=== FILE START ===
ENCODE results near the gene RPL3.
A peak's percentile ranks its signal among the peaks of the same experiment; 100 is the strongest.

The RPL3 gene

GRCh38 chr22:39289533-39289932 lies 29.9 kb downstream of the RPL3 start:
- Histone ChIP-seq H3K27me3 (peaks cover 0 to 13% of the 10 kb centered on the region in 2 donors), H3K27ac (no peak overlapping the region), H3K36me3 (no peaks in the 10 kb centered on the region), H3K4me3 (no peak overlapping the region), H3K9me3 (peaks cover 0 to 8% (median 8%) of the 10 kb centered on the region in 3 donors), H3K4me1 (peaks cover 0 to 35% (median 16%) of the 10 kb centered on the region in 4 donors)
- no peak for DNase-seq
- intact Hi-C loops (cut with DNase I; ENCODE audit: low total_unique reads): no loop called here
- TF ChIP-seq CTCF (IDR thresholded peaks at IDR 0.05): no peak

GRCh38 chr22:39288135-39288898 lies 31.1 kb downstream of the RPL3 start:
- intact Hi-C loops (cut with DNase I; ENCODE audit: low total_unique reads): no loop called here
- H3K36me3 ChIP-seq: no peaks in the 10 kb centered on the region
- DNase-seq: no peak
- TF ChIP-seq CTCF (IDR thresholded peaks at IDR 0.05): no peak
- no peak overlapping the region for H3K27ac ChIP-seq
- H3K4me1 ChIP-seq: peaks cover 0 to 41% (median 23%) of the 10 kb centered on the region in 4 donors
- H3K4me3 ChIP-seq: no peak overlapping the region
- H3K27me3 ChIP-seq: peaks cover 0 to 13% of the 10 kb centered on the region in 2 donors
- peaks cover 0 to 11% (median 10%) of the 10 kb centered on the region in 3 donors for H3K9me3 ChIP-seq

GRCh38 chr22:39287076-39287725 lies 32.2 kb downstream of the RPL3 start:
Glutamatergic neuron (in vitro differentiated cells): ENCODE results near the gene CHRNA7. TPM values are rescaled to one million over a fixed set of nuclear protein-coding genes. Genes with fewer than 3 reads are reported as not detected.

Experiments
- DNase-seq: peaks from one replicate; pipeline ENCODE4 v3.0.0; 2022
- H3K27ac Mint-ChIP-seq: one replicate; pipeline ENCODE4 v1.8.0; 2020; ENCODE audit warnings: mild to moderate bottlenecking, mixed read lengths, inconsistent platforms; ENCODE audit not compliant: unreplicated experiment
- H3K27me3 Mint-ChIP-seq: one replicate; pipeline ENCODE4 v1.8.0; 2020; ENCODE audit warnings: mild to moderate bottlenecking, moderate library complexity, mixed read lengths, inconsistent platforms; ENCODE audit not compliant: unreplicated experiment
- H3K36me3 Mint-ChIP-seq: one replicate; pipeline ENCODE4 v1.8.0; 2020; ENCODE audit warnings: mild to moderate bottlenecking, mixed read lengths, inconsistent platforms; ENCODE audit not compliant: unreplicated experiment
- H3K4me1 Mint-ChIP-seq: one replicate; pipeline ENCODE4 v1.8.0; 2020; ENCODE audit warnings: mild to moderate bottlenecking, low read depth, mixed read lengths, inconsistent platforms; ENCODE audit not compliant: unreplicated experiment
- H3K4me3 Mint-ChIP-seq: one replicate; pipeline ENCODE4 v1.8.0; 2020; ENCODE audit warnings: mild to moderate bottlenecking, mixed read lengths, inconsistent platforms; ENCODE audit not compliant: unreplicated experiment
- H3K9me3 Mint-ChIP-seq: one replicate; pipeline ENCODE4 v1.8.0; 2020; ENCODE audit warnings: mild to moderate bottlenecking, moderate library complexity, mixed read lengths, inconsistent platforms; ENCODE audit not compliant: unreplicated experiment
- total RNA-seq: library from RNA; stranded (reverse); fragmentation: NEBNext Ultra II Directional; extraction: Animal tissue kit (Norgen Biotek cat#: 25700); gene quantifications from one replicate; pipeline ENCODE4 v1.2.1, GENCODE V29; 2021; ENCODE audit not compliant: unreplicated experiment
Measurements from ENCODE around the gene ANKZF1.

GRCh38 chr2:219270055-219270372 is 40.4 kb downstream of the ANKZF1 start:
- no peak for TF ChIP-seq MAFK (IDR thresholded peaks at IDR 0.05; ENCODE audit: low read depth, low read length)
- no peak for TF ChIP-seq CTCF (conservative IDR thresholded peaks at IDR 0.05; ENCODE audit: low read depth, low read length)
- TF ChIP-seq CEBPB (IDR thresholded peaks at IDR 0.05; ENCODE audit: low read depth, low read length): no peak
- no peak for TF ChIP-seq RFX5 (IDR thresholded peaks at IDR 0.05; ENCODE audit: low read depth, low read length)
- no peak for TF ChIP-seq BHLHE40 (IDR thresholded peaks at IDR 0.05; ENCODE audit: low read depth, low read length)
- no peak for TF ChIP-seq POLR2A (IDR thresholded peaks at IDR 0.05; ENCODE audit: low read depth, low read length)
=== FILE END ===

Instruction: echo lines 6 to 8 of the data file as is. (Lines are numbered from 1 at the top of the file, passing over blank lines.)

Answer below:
- no peak for DNase-seq
- intact Hi-C loops (cut with DNase I; ENCODE audit: low total_unique reads): no loop called here
- TF ChIP-seq CTCF (IDR thresholded peaks at IDR 0.05): no peak